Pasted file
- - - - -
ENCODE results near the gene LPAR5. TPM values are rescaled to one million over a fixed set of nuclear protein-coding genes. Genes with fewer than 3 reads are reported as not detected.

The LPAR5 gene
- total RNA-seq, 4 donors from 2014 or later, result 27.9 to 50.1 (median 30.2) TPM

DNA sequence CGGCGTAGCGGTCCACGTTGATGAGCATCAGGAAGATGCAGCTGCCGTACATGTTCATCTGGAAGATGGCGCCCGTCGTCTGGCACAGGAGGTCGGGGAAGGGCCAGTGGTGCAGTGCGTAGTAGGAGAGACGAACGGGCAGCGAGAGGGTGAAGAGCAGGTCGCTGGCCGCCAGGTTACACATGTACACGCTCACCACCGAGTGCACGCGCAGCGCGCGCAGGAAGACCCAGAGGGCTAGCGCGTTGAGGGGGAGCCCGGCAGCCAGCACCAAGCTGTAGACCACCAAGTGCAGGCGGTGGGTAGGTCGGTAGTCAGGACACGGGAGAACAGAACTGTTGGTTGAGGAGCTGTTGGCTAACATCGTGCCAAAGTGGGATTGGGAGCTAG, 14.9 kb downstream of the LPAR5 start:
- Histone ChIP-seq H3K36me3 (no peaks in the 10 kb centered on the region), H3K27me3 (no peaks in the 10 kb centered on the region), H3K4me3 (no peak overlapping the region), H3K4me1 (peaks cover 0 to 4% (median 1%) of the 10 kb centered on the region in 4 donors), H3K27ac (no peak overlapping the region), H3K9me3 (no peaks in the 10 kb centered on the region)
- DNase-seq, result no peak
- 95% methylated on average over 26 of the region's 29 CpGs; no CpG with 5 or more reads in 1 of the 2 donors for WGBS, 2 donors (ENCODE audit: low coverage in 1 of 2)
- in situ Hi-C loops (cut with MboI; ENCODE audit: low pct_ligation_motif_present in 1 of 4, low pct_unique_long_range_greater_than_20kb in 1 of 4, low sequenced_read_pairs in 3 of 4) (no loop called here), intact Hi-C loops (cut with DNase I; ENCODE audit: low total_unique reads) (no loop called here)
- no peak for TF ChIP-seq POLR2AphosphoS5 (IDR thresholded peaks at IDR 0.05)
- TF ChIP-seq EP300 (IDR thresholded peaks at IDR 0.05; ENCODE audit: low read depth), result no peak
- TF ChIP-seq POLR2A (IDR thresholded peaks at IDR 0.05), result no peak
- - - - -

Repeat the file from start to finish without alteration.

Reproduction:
ENCODE results near the gene LPAR5. TPM values are rescaled to one million over a fixed set of nuclear protein-coding genes. Genes with fewer than 3 reads are reported as not detected.

The LPAR5 gene
- total RNA-seq, 4 donors from 2014 or later, result 27.9 to 50.1 (median 30.2) TPM

DNA sequence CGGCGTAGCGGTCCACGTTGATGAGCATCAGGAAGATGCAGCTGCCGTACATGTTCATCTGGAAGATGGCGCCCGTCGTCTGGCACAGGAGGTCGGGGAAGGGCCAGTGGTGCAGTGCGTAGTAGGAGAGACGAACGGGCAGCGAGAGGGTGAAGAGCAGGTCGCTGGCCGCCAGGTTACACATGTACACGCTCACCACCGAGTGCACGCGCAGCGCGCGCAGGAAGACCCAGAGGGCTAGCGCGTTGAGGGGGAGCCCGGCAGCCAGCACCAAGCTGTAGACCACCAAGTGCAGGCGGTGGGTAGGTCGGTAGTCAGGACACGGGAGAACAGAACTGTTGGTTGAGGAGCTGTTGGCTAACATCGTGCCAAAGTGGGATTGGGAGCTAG, 14.9 kb downstream of the LPAR5 start:
- Histone ChIP-seq H3K36me3 (no peaks in the 10 kb centered on the region), H3K27me3 (no peaks in the 10 kb centered on the region), H3K4me3 (no peak overlapping the region), H3K4me1 (peaks cover 0 to 4% (median 1%) of the 10 kb centered on the region in 4 donors), H3K27ac (no peak overlapping the region), H3K9me3 (no peaks in the 10 kb centered on the region)
- DNase-seq, result no peak
- 95% methylated on average over 26 of the region's 29 CpGs; no CpG with 5 or more reads in 1 of the 2 donors for WGBS, 2 donors (ENCODE audit: low coverage in 1 of 2)
- in situ Hi-C loops (cut with MboI; ENCODE audit: low pct_ligation_motif_present in 1 of 4, low pct_unique_long_range_greater_than_20kb in 1 of 4, low sequenced_read_pairs in 3 of 4) (no loop called here), intact Hi-C loops (cut with DNase I; ENCODE audit: low total_unique reads) (no loop called here)
- no peak for TF ChIP-seq POLR2AphosphoS5 (IDR thresholded peaks at IDR 0.05)
- TF ChIP-seq EP300 (IDR thresholded peaks at IDR 0.05; ENCODE audit: low read depth), result no peak
- TF ChIP-seq POLR2A (IDR thresholded peaks at IDR 0.05), result no peak